In this day and age, no person should be paid less on the basis of their sex. If a woman does the same job as a man – and performs it at the same level – their compensation shouldn’t be determined by their gender. With that said, the actress Patricia Arquette’s comments about equal pay for women, which she gave during her acceptance speech at this year’s Academy Awards, got me thinking about the difference between perceived reality and true reality.
The issue of income inequality has bubbled up during the Obama administration. Unfortunately, focus on this issue has come not as a result of an educated and informed analysis, but rather as an emotional response to a perceived wrong. One only need look at the whole “Fight for $15” initiatives that have taken place around the country. Even the casual observer realizes that the $15/hour figure for which activists are protesting bears no relationship to the actual value of the work being performed. Rather, it has become an artificial goal based on what some believe is reality.
As small business operators, Dunkin’ Donuts franchisees acutely feel the pinch of higher employee costs. Traditionally, sound economic theory and the workforce equivalent of supply and demand have dictated the value employees bring to their job and guided business owners to set a wage for a particular set of skills. If the skill was in short supply, it commanded greater value and vice versa. But, the notion now pervading our political discourse that individuals should not be paid for the value of the skills they provide to a business, but, rather, for what society believes that individual needs to live at a certain level of comfort, is exceedingly dangerous to the health of our business community and long-term, to our nation’s economic survival. True reality or perceived reality?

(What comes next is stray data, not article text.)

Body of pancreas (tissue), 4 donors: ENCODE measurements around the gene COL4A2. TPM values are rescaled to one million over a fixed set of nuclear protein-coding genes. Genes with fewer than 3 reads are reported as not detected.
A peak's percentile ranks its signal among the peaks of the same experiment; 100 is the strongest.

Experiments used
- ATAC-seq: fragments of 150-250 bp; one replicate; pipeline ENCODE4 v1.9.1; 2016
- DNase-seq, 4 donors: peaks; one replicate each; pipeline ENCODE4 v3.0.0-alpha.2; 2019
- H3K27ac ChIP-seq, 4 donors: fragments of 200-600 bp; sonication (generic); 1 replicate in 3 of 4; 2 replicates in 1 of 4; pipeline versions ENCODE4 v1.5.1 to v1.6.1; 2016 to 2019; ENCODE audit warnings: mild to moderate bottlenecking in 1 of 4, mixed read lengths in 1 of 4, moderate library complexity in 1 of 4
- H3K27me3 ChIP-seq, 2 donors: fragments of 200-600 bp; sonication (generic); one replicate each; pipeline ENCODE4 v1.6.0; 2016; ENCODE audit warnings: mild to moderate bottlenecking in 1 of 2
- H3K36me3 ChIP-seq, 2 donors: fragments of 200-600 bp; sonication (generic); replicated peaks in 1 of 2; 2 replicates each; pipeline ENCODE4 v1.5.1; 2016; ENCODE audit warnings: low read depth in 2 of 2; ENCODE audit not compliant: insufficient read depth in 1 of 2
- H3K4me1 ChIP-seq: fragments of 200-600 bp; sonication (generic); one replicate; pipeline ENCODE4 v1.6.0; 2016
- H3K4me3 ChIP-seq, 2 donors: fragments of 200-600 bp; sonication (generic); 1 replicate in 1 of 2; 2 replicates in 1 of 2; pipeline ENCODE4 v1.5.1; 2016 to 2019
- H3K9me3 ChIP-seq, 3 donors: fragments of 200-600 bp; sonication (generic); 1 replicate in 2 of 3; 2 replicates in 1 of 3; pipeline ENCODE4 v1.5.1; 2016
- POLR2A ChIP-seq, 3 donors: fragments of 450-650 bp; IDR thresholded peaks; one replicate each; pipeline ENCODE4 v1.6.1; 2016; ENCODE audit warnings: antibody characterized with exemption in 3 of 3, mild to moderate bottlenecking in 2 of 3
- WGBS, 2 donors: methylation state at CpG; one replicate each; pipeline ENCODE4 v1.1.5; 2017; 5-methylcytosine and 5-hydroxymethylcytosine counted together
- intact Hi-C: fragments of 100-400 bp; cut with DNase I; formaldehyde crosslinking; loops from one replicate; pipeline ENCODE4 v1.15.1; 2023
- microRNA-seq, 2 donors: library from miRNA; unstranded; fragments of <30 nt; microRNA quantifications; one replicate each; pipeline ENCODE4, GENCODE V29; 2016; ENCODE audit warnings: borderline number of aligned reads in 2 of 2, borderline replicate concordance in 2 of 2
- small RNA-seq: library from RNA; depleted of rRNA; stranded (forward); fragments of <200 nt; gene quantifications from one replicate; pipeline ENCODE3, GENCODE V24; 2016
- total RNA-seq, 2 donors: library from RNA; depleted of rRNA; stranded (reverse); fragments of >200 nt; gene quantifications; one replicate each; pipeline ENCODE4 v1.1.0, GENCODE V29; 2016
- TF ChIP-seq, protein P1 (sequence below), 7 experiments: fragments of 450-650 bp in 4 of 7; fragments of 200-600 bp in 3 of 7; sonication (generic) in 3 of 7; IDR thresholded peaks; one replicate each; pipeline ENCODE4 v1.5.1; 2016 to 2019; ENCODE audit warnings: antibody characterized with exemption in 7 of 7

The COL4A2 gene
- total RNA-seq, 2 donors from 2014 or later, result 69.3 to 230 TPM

Consider the debates over minimum wage, government mandated sick leave and schedule change penalties. Each of these dictates is being foisted upon the small business community without regard to the relationship they bear to the value of the work being done. Instead, they are based on what the government powers believe to be fair. Therein lies the true danger.
Hiking wages based on a mandate from government – and not based on the intrinsic value of the work an employee performs – leads to an increase in retail prices, which then leads to more pay inequality and more protests for higher wages. It is a cycle we have witnessed throughout the ages.
Notwithstanding the egregious nature of these shifting sands, there also seems to be a certain inevitability to some of them. It’s worth noting that 24 states increased the minimum wage this year; two others began mandating paid sick leave for private businesses; and still others will penalize a business owner who changes an employee’s shift without providing at least two-week’s notice. As we look ahead, the challenge for Dunkin’ Donuts franchisees, and other small business owners, is to earn a profit while adapting to an ever-challenging business environment—and keep up the fight against these kind of job-killing mandates.
The good news is that Dunkin’ franchisees have proven themselves quite adept at facing change head-on and adapting to new realities. The proof lies with the number of franchisees who operate multiple units—and with the number of Dunkin’ Donuts franchisees who have expanded into other brands. We share the stories of some of those operators in this edition of Independent Joe as a way to underscore how those who adhere to best practices and seek out the latest industry information can be most vigilant in protecting their interests and driving profits.
Against a backdrop of governmental mandates, employee activism and franchisor pressure, Dunkin’ franchisees continually prove they are capable of meeting any unforeseen challenges; it’s something we have witnessed during our 25+ years advocating for this group. It demands true vigilance, not the false realities portrayed in some Hollywood films or the hyperbole of some Hollywood actors.